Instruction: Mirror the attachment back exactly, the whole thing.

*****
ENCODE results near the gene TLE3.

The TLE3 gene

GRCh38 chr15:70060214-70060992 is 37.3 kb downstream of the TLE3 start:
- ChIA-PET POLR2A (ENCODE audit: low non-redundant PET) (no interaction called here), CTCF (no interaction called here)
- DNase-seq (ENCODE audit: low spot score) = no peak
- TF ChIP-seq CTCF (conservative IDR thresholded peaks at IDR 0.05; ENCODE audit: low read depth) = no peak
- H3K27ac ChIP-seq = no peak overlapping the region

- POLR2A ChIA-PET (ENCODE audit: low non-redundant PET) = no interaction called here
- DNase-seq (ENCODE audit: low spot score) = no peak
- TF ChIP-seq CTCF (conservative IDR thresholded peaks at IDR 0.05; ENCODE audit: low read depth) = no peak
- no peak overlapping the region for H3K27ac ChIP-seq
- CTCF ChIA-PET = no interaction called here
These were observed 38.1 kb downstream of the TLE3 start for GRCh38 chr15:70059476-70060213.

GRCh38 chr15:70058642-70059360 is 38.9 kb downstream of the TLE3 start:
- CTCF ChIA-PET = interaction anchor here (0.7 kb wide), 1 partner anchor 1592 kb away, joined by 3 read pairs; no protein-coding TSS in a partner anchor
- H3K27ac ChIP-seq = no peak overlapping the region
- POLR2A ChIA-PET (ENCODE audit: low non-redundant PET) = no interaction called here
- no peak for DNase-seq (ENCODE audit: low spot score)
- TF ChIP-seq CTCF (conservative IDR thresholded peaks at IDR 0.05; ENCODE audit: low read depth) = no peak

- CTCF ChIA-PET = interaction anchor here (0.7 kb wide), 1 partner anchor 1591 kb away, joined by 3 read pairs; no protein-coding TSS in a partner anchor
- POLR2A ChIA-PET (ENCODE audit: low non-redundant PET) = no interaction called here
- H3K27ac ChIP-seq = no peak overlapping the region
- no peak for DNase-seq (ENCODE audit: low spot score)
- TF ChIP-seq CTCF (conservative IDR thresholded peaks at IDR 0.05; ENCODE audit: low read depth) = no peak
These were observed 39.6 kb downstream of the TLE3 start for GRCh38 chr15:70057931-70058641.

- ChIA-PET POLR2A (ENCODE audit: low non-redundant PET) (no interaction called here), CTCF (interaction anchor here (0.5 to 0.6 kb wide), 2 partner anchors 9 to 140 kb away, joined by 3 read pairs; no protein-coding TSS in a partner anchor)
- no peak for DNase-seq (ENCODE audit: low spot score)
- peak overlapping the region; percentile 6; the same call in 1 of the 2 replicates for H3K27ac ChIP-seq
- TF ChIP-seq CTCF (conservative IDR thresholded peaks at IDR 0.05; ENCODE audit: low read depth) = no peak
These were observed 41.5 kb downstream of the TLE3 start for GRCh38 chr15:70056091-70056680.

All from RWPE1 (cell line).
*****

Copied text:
ENCODE results near the gene TLE3.

The TLE3 gene

GRCh38 chr15:70060214-70060992 is 37.3 kb downstream of the TLE3 start:
- ChIA-PET POLR2A (ENCODE audit: low non-redundant PET) (no interaction called here), CTCF (no interaction called here)
- DNase-seq (ENCODE audit: low spot score) = no peak
- TF ChIP-seq CTCF (conservative IDR thresholded peaks at IDR 0.05; ENCODE audit: low read depth) = no peak
- H3K27ac ChIP-seq = no peak overlapping the region

- POLR2A ChIA-PET (ENCODE audit: low non-redundant PET) = no interaction called here
- DNase-seq (ENCODE audit: low spot score) = no peak
- TF ChIP-seq CTCF (conservative IDR thresholded peaks at IDR 0.05; ENCODE audit: low read depth) = no peak
- no peak overlapping the region for H3K27ac ChIP-seq
- CTCF ChIA-PET = no interaction called here
These were observed 38.1 kb downstream of the TLE3 start for GRCh38 chr15:70059476-70060213.

GRCh38 chr15:70058642-70059360 is 38.9 kb downstream of the TLE3 start:
- CTCF ChIA-PET = interaction anchor here (0.7 kb wide), 1 partner anchor 1592 kb away, joined by 3 read pairs; no protein-coding TSS in a partner anchor
- H3K27ac ChIP-seq = no peak overlapping the region
- POLR2A ChIA-PET (ENCODE audit: low non-redundant PET) = no interaction called here
- no peak for DNase-seq (ENCODE audit: low spot score)
- TF ChIP-seq CTCF (conservative IDR thresholded peaks at IDR 0.05; ENCODE audit: low read depth) = no peak

- CTCF ChIA-PET = interaction anchor here (0.7 kb wide), 1 partner anchor 1591 kb away, joined by 3 read pairs; no protein-coding TSS in a partner anchor
- POLR2A ChIA-PET (ENCODE audit: low non-redundant PET) = no interaction called here
- H3K27ac ChIP-seq = no peak overlapping the region
- no peak for DNase-seq (ENCODE audit: low spot score)
- TF ChIP-seq CTCF (conservative IDR thresholded peaks at IDR 0.05; ENCODE audit: low read depth) = no peak
These were observed 39.6 kb downstream of the TLE3 start for GRCh38 chr15:70057931-70058641.

- ChIA-PET POLR2A (ENCODE audit: low non-redundant PET) (no interaction called here), CTCF (interaction anchor here (0.5 to 0.6 kb wide), 2 partner anchors 9 to 140 kb away, joined by 3 read pairs; no protein-coding TSS in a partner anchor)
- no peak for DNase-seq (ENCODE audit: low spot score)
- peak overlapping the region; percentile 6; the same call in 1 of the 2 replicates for H3K27ac ChIP-seq
- TF ChIP-seq CTCF (conservative IDR thresholded peaks at IDR 0.05; ENCODE audit: low read depth) = no peak
These were observed 41.5 kb downstream of the TLE3 start for GRCh38 chr15:70056091-70056680.

All from RWPE1 (cell line).